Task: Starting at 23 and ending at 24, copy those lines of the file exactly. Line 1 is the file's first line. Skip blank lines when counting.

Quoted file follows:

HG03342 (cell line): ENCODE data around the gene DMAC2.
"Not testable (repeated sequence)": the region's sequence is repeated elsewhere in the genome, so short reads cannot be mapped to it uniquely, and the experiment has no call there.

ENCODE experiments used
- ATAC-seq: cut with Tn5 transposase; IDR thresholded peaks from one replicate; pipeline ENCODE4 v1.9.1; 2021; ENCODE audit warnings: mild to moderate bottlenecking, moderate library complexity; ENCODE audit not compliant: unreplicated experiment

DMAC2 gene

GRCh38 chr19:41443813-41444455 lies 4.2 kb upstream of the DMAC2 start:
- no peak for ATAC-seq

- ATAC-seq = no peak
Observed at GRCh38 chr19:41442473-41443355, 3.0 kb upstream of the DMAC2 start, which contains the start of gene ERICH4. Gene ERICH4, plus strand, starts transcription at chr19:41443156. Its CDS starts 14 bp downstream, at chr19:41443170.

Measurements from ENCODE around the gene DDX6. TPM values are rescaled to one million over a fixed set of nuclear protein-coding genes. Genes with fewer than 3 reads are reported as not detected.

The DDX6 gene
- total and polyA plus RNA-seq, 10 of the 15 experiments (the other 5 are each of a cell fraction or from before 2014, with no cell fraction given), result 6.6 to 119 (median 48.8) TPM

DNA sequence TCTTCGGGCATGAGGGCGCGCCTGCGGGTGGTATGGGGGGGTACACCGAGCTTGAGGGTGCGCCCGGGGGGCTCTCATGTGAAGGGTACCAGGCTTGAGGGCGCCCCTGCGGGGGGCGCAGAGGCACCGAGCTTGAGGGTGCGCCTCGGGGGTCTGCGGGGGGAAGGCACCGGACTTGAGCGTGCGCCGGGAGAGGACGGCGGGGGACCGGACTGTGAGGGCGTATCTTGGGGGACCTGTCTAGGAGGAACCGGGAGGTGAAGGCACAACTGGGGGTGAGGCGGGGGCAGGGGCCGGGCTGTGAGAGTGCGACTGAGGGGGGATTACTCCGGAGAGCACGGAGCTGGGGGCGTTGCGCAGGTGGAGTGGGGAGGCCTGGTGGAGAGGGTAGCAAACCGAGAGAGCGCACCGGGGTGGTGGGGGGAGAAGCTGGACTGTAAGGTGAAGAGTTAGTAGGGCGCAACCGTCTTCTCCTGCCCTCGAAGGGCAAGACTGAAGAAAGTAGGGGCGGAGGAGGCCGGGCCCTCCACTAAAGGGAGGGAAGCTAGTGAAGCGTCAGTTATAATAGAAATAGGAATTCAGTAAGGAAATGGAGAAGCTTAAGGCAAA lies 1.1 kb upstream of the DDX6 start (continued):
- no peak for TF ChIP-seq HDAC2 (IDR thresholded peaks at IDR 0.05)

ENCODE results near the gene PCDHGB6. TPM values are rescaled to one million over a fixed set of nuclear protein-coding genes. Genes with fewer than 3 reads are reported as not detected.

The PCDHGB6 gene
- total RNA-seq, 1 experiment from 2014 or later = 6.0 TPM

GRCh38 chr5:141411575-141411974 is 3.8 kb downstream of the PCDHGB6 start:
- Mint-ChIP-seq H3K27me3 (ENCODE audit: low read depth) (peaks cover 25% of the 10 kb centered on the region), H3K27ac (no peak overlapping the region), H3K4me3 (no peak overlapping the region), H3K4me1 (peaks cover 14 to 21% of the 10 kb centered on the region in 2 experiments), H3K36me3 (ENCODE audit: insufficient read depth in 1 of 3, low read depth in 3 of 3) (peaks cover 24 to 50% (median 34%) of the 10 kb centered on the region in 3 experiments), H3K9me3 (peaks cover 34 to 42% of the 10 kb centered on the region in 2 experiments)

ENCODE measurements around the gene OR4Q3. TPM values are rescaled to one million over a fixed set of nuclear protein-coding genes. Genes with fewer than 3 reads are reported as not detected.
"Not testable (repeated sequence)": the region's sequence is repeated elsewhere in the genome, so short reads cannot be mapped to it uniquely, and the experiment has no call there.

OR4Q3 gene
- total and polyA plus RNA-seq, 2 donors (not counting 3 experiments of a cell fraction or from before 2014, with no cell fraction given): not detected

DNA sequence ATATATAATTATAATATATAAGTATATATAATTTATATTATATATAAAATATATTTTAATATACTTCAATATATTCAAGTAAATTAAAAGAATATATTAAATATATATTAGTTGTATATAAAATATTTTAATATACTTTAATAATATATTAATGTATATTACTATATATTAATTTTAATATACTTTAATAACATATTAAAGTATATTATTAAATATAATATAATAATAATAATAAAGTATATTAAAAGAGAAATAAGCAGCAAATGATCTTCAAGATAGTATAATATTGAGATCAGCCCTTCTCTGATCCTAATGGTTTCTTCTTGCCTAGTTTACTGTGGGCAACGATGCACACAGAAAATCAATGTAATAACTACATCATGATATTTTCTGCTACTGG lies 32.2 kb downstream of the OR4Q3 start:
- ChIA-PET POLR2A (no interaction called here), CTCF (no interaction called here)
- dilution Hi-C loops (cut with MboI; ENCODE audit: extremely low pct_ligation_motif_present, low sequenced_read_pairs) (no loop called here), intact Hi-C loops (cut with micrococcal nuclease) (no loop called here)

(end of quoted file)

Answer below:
- total and polyA plus RNA-seq, 2 donors (not counting 3 experiments of a cell fraction or from before 2014, with no cell fraction given): not detected

DNA sequence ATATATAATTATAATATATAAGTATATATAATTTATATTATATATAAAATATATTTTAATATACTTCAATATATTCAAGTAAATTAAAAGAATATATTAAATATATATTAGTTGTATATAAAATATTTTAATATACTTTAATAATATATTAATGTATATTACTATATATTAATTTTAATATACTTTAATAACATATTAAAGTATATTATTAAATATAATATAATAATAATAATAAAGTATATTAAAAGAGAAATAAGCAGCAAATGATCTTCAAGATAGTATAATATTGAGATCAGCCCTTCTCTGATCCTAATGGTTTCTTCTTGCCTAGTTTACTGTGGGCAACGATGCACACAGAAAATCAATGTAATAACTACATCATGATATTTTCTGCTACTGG lies 32.2 kb downstream of the OR4Q3 start: